Madigan got to where she is because of her surname and DNA, but she’s remained there because of her competence, not Big Daddy. Like Hillary Clinton nationally, Lisa Madigan would have enormous gender appeal, and run especially well among women in upscale suburban areas, and along Chicago’s Lakefront. Women cast a majority of the Democratic primary vote, but almost 60 percent of those women are black or Hispanic. Madigan has no especial appeal to minorities, and Big Daddy has virtually none.
Because of her office, but more likely because of her dad, Lisa Madigan has $3.3 million in her campaign account, and can easily raise the $5-7 million more she needs to run a savvy media campaign for governor.
In 2002, her one and only contested statewide primary, Madigan beat John Schmidt, 1998 gubernatorial candidate, onetime Daley chief-of-staff, and associate U.S. attorney general, 698,250-501,190 (64 percent), a margin of 197,060. She won Cook County by 134,182 votes, due to the muscle of Big Daddy, the Daley Machine, and the black wards. Next year, she stands on her record.
Daley, the youngest of the baby-boomer Daley Clan brothers, is a veritable Paladin: Have brains, will travel. He’s been a lawyer, investment banker, U.S. cabinet official and White House chief-of-staff. He is brainy, but soft-spoken, non-ideological and charisma-free. He engenders neither passion nor animosity. Anyplace but Chicago, Daley would be a Republican. Running as 2014’s “Mr. Fix-It,” he has appeal to Illinois’ 7.5 million registered voters, but not to half or more of the 1.2-2 million Democratic primary voters, who, like Quinn, want to perpetuate the current situation, not “fix” it. For them, a “fix” means less money in their pocket.
Daley’s problem: He and Lisa Madigan share the same base among anti-Quinn, non-black, pragmatically liberal, and Southwest Side Chicago voters. And the Daley name is no longer magic.
So he has a strategic quandary: Whom to attack? If he goes negative on Quinn, ripping his incompetence, he drives down Quinn’s support, but does not necessarily corral votes from Madigan. If he goes negative on Madigan, pounding on the precept that Illinois does not need two Governors Madigan, he splits the anti-Quinn vote, but shaves none from the governor.
The 2014 governor’s race is a win-lose situation for Quinn, a win-lose situation for Madigan, and a lose-lose situation for Daley. Quinn has nothing to lose, except his job. Madigan has everything to lose, especially her job, and if she wins, she (and Big Daddy) will have to raise taxes, risking his House majority. And Daley surely understands that, in the remote event that he is nominated, he will not be elected.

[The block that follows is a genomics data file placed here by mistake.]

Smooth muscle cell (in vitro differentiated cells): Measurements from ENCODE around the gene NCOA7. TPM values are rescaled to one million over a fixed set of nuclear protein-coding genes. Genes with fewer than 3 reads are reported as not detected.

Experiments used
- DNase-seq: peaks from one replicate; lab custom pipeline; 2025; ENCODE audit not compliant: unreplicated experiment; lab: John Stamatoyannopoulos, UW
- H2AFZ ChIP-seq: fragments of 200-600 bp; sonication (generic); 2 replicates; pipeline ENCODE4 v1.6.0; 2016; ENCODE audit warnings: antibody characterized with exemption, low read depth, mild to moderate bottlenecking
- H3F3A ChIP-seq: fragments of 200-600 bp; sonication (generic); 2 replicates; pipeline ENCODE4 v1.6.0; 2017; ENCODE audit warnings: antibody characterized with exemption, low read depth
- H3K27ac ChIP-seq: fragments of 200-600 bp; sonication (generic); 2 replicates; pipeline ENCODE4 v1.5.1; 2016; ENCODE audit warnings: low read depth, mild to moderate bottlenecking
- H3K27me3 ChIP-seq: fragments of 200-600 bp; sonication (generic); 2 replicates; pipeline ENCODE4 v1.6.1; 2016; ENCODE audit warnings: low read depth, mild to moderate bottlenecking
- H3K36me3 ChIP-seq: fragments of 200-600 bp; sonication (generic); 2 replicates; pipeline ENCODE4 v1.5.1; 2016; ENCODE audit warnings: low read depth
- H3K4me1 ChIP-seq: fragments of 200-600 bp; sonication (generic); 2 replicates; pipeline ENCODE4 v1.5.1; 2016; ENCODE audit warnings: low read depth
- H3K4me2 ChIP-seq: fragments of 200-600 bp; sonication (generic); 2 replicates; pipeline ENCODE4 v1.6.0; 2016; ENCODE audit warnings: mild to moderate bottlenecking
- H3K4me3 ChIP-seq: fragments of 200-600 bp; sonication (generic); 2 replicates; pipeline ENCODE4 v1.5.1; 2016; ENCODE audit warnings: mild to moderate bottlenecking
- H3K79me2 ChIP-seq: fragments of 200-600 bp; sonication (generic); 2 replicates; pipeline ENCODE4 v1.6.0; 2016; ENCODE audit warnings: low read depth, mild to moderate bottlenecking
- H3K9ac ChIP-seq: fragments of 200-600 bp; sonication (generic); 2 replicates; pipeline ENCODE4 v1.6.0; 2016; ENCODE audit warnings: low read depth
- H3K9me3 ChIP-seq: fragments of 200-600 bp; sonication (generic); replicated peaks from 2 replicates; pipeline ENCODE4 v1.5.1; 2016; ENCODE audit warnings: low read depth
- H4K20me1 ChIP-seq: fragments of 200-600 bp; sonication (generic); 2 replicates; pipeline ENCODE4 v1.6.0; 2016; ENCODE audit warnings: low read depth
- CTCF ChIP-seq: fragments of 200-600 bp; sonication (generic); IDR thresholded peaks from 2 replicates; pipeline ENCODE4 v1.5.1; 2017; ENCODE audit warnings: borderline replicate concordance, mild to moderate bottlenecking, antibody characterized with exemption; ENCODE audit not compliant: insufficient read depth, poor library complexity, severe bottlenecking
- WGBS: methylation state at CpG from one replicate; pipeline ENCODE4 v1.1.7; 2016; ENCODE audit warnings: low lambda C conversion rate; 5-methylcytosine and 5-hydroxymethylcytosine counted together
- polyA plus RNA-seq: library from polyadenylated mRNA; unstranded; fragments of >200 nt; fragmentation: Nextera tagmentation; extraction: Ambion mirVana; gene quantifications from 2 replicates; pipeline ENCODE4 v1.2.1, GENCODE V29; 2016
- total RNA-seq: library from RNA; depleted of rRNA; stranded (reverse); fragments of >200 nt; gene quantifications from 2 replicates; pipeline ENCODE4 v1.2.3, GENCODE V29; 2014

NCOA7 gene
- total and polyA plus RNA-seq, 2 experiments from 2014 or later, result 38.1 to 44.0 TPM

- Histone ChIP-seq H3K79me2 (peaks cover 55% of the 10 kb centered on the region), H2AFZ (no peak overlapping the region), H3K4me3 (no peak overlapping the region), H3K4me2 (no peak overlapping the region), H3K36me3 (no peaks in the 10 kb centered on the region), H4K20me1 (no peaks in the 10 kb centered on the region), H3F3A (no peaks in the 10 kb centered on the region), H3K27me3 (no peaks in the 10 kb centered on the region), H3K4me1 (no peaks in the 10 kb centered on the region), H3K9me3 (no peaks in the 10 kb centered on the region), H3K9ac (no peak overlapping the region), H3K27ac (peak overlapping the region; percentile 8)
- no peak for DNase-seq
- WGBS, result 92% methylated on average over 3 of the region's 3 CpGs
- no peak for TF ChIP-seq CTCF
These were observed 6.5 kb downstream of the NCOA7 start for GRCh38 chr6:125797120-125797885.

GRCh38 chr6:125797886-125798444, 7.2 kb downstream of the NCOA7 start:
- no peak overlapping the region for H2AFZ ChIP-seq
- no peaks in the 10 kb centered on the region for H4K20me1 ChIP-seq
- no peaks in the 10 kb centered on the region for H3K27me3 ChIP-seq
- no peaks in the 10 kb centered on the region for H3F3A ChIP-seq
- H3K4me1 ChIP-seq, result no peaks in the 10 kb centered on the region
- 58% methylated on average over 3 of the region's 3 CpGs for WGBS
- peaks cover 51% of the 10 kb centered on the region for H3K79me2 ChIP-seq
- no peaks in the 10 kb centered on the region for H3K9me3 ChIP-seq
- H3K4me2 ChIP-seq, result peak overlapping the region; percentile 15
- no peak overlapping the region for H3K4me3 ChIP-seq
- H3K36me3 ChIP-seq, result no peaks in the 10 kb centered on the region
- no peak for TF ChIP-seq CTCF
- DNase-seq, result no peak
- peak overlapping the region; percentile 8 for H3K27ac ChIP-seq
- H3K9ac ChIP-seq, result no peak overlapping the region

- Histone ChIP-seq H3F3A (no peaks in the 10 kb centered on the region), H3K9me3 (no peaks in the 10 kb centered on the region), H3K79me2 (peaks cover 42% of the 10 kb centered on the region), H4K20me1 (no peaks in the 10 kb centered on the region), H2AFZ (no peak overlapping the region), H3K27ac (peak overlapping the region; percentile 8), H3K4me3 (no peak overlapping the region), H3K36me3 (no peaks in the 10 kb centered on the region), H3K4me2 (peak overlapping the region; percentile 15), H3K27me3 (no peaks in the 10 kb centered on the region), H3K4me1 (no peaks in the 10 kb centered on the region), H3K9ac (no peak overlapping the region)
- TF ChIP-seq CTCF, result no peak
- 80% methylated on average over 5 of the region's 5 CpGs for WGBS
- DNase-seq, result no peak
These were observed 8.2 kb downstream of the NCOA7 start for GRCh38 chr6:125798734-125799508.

The 2010 primary is a template for 2014. Against Hynes, a Lakefront resident whose powerful father, Tom Hynes, was a longtime Daley ally and far Southwest Side 19th Ward boss. Quinn ran his usual dysfunctional, disorganized, underfunded campaign, but won 42 of 50 city wards, 165,283-154,277, in a 339,560 turnout. In ten Northwest Side wards, Quinn won 35,719-33,759. In six north Lakefront wards, Quinn won 23,518-19,059. In 20 black-majority wards, Quinn won 87,959-58,466, even though Hynes ran ads with audio and video footage of Washington calling Quinn, briefly city revenue director, “undisciplined” and his “worst mistake.” Black voters remember that Tom Hynes ran for mayor against Washington in 1987. As they say, “sins of the father….”
In 8 Hispanic-majority wards, Quinn won 15,616-13,575. In the Southwest Side 10th, 11th, 13th, 14th, 19th and 23rd wards, trending Hispanic, where the Daley/Madigan/Burke/Hynes/Lipinski machine dominates, Quinn lost 22,479-27,081, but won the 14th and 23rd wards. In 2014, the 13th (Mike Madigan) and 14th (Ed Burke) wards will back Lisa Madigan, and the 11th (John Daley), 19th (Matt O’Shea) and 23rd (Bill Lipinski) wards will back Bill Daley – splitting the anti-Quinn vote.
In Cook County’s suburbs, with majorities in black townships, Quinn won 138,971-109,898 (55.8 percent). Quinn took Cook County by 40,079 votes, narrowly won DuPage, Lake and Kane, but lost the collar counties and Downstate by 31,707 votes.
How does 2014 shake out? In 2010, following Rod Blagojevich’s impeachment, Quinn had a residue of goodwill. That’s dissipated. His governing style is inconsistent, almost non-existent. He gets no respect in the legislature. There is Quinn fatigue. But he’s a panderer extraordinaire, and has a 25-35 percent primary base. If Daley and Madigan both run, Quinn can win. If only one runs, Quinn is toast.
Russ Stewart is a Political Analyst for the Chicago Daily Observer
Email Russ@russstewart.com or visit his website at www.russstewart.com.